Prewriting Alternate Text for Images
by Guest Bloggers, Daniel Spillers, system administrator Aaron Baker, data analyst —
We have covered how providing video transcripts can improve accessibility for all content consumers and at the same time lead to better teaching through “pre-captioning”. But due to the greater effort involved in producing videos, it is much more likely that static images are used to enhance written content. Image choice can affect audience attention and comprehension, especially in presentation slides that might accompany a lecture. A carefully selected image can reinforce a concept instantaneously, similar to the way experience or the act of doing is often the shortest path for learning. Instructors use imagery as a kind of cognitive shortcut, and the omission of alternate text for such imagery—especially in an online course environment—removes that shortcut for blind students.
Because producing original imagery from scratch can be complex, an instructor may be tempted to use clip art—pre-made imagery created to be as broadly applicable as possible. Clip art often becomes more about visual decoration than aiding comprehension, and so it becomes a lazy choice. We can support this claim through the process of trying to write alternate text for most clip art. After providing a description of a piece of clip art, assess the information contained in that image. Is that information vital to understanding? Does providing that clip art create a cognitive shortcut tied to the rest of the content on the page? Or is it just a smiling man with a dog?
Alternate text for imagery does more than provide equal access to information—the act itself can help the instructor validate that their image choice has purpose and true value to the student. Alternate image text becomes a metric for the strength or weakness of an image choice.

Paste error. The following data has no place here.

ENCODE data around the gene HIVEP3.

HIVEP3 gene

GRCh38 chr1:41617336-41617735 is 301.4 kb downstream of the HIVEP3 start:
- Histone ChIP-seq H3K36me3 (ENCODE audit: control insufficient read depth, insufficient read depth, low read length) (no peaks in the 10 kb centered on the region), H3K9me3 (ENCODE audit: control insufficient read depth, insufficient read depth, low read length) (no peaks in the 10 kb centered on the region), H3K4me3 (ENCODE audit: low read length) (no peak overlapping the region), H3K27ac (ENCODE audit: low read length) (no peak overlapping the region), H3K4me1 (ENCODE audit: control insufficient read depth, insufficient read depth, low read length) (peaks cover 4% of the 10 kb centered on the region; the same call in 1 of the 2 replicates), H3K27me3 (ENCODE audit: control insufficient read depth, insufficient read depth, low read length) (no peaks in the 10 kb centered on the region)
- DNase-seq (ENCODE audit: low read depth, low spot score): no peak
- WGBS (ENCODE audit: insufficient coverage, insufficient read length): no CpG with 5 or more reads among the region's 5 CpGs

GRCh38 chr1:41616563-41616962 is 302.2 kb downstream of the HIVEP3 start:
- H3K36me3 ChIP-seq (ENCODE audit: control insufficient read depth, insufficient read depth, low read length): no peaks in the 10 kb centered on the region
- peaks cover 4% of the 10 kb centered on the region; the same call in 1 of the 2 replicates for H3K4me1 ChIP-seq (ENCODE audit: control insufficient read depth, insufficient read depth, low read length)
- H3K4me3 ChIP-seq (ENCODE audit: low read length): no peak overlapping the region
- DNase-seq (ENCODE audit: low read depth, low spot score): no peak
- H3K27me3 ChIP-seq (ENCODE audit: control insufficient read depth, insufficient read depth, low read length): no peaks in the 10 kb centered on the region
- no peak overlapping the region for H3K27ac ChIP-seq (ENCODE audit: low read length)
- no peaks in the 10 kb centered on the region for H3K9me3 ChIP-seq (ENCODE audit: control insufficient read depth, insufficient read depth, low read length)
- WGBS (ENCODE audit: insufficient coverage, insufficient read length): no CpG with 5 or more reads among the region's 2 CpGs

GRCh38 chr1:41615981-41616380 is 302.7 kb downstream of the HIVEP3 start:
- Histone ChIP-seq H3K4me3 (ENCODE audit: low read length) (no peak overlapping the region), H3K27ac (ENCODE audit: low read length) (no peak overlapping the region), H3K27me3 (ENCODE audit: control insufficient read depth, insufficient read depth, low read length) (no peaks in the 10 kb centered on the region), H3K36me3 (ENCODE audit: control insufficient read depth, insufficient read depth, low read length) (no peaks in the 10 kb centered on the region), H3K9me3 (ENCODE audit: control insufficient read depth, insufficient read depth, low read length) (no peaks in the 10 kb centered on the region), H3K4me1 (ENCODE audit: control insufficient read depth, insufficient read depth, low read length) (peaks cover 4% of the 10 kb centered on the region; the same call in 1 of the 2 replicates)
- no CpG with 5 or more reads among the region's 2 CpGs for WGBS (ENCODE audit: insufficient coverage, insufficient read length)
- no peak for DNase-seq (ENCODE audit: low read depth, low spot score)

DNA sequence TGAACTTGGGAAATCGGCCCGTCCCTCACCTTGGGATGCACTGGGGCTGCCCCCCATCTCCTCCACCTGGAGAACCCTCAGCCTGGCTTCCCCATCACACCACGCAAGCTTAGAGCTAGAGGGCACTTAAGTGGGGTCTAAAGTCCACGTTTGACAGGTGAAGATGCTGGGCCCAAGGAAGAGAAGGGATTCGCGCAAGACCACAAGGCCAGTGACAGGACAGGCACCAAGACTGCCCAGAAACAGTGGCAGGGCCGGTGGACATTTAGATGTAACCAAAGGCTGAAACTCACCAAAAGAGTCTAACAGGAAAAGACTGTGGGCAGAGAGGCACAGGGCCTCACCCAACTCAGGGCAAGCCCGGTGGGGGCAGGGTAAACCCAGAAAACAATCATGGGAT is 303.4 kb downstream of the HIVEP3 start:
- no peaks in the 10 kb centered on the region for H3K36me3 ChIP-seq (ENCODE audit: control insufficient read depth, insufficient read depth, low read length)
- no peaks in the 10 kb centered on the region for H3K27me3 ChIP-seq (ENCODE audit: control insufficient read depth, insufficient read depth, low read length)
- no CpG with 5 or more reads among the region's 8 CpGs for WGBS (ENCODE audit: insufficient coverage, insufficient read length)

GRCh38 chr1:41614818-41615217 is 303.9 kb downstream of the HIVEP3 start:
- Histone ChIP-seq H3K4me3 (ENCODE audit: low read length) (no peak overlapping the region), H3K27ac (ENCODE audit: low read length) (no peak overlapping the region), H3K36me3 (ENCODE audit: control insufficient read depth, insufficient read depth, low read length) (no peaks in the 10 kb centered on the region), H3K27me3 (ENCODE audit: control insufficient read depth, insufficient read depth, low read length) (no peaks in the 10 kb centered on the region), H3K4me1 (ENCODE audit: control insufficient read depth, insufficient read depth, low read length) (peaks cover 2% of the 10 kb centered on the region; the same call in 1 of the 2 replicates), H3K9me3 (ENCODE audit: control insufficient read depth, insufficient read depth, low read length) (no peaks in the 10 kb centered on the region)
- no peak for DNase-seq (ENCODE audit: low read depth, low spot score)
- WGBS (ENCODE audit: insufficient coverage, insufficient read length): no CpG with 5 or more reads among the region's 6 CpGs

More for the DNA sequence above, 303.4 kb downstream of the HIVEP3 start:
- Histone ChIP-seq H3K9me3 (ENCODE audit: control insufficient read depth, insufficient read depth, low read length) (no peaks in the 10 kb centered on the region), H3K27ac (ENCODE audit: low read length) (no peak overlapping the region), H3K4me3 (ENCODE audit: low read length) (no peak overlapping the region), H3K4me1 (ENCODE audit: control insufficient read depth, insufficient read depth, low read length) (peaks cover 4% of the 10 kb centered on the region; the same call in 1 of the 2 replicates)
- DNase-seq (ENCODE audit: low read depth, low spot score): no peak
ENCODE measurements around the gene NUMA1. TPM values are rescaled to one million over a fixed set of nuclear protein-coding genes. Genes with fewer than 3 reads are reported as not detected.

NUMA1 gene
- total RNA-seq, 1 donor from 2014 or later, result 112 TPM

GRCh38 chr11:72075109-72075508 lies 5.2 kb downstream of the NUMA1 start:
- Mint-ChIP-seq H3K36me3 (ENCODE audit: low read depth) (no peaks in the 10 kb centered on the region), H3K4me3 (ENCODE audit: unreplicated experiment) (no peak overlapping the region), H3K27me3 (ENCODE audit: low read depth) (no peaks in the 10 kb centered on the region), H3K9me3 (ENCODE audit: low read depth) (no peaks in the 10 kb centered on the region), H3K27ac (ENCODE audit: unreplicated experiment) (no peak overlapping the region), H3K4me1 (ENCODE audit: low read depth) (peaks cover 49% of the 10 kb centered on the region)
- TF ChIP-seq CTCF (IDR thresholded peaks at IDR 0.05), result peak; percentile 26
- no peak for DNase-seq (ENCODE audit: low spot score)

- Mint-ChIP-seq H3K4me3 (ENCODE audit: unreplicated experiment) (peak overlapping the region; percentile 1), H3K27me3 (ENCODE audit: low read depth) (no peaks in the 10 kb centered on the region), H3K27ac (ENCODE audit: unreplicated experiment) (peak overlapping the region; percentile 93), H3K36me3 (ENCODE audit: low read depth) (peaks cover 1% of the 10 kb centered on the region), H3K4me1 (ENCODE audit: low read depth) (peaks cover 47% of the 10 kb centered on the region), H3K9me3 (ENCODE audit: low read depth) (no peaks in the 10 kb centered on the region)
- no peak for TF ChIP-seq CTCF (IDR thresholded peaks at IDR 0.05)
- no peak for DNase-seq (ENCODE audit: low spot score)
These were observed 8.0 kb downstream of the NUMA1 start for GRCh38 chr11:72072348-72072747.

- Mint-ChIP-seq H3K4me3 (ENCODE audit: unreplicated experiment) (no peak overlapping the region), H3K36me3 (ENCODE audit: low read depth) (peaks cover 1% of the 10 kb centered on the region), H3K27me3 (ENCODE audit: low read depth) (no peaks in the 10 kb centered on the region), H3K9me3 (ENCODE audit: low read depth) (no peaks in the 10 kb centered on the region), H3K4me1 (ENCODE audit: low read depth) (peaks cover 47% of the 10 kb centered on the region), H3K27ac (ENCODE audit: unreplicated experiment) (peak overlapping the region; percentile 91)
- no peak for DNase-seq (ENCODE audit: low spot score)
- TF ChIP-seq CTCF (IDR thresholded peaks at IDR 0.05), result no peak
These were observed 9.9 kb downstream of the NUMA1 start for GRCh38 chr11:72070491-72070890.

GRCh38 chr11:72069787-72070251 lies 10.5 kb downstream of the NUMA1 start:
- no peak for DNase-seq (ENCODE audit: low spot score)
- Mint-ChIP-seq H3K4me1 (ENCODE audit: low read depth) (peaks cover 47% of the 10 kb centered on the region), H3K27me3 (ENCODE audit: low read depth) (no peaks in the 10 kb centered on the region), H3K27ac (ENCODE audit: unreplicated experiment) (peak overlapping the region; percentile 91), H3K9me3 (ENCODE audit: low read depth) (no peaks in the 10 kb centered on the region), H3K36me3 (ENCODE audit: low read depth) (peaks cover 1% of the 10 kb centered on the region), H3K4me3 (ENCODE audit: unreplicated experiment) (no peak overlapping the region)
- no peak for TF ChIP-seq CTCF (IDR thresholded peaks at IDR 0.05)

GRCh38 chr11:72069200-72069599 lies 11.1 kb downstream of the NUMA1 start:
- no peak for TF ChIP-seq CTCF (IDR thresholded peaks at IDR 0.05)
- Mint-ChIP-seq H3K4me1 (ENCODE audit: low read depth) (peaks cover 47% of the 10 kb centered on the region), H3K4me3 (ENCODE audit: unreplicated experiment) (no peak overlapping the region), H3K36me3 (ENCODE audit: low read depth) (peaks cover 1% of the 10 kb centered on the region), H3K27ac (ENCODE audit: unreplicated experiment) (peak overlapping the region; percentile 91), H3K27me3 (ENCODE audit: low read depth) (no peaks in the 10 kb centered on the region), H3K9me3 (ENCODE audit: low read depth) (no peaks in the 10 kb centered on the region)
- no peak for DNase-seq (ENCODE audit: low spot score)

When you write alternate text for an image, you are not trying to explain what the image means or why the image is there. A blind reader has all the other context that sighted readers have. Blind readers are only missing the visual details of the image that would provide the comprehension shortcut described before. But which details are the critical ones so that the same comprehension occurs for an audience of differing ability?
If the details are easy for an instructor to provide as alternate text, then your image is likely a strong choice. This may be due to data or additional text provided in the image (e.g., a chart or graph), or simply the inherent power of an image to convey more than words can alone. The act of writing alternate text justified your choice.
If the details are difficult to compose or unhelpful, then the instructor now has an opportunity to reassess the image choice. In fact, this judgment might result in what the text should be, which might in turn point the way to a better image choice.
But writing alternate text does not have to be an additional step after an image has been chosen. When putting together materials, an instructor could develop the practice of using placeholder text to help inform image choice. The use of placeholder text lets an instructor record the visual details a “to-be-determined” image should contain as part of the early composition process. That text then helps select an image with cognitive value and can be used as alternate text in a single step, removing the most serious barrier to providing accessible visual content within curriculum: time.
Understanding Universal Design for Learning is part of a semester-long Learning Shorts series on Accessibility and Universal Design in conjunction with the Department of Educational Leadership, the Disability Resource Center, and Scholarly Technology and Resources (STaR).